(NIRDP) brings together groups representing people affected by rare diseases, and clinicians and others working on rare disease and disability issues.
Dozens of people who are living with disabilities will take part in the event, which starts at Writer’s Square at 11am before travelling along Royal Avenue to City Hall.
Disability Pride began in Chicago 10 years ago to celebrate the lives of disabled people and is taking place in the UK and Ireland now for the first time.
The NIRDP, whose ethos is ‘Stronger Together’, is teaming up with Translink who are supplying transport on the day – under the theme from ‘Here to Now’.
Translink is providing a vintage bus from the 1950s and their latest modern version – a double decker bus which can accommodate 74 people and two wheelchairs – illustrating how far the company has travelled in providing accessible transport for able and disabled passengers.
Parade participants will walk or travel in their wheelchairs in front of the older bus while another group of people will walk or travel in their wheelchairs in between the two buses representing their various groups and charities.
The parade will demonstrate the great progress that has been made towards accessibility for all on public transport, and the journey that has been made by all the charities and groups involved, coming together in a Partnership that works on common themes to help everyone with a rare disease in Northern Ireland.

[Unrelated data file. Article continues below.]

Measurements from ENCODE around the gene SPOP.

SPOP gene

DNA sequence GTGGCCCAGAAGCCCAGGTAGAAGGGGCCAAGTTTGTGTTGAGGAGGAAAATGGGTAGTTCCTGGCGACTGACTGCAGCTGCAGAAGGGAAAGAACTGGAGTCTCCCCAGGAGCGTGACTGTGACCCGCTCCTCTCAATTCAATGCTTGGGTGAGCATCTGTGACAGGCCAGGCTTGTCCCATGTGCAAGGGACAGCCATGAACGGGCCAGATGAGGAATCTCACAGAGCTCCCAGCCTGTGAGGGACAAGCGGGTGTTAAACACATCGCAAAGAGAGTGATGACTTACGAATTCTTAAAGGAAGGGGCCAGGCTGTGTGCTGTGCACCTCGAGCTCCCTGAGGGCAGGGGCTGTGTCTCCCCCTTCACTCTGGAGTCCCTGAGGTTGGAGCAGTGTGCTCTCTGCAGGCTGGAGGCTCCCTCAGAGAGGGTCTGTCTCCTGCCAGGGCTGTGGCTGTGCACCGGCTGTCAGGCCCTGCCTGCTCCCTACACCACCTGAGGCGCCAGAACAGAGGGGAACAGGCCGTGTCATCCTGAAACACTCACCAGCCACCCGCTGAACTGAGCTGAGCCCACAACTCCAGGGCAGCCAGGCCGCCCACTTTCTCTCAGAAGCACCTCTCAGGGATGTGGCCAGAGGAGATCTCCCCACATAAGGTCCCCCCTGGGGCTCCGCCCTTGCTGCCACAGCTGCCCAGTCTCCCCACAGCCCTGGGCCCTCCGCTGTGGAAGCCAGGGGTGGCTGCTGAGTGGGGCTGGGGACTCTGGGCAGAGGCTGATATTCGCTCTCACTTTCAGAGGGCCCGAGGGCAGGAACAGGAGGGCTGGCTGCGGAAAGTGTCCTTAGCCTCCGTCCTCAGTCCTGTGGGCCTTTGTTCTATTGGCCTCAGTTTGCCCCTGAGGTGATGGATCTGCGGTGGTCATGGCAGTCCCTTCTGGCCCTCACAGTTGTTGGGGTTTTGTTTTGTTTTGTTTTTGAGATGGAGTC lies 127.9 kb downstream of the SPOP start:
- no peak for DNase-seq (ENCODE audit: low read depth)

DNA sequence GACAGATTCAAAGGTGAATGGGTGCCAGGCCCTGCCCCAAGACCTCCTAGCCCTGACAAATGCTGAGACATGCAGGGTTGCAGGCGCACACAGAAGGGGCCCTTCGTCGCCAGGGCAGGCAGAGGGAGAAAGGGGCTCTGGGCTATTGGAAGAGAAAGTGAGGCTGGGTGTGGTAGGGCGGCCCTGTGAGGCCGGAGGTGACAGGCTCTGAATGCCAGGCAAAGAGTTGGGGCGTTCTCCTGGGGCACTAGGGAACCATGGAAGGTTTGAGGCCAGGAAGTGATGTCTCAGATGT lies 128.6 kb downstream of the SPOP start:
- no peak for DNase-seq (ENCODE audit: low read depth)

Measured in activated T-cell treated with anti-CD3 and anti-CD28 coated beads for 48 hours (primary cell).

NIRDP Chair Christine Collins said “The Disability Pride carnival is about recognising, respecting, and valuing the contributions of all those with disabilities.
“It’s about rejoicing in achievement, and in our power as human beings to live every day as it comes, to the utmost, and to work together constructively to overcome difficulties. It shows the good things we can do.”
Terry Butler, Translink Accessibility Officer said, “We are delighted to be a part of the first Disability Pride event in Belfast. Over the last number of years new vehicles, stations and better passenger information has meant more and more of our services are more accessible making it easier for people with disabilities to get out and about more often, enjoy greater independence and experience a better quality of life.”
ABOUT THE NORTHERN IRELAND RARE DISEASE PARTNERSHIP
The NIRDP is a not-for-profit organisation bringing together those living with a rare disease and organisations representing them.
Our aim is to work constructively with stakeholders and service delivery organisations to find practical ways of improving the quality of life, treatment and care for those with rare diseases in Northern Ireland.
To achieve this, we work closely with the DHSSPSNI, Health and Social Care Boards, Public Health Agency and the Patient Client Council in Northern Ireland, with RDUK, and with IPPOSI, MRCG and GRDO in the Republic of Ireland.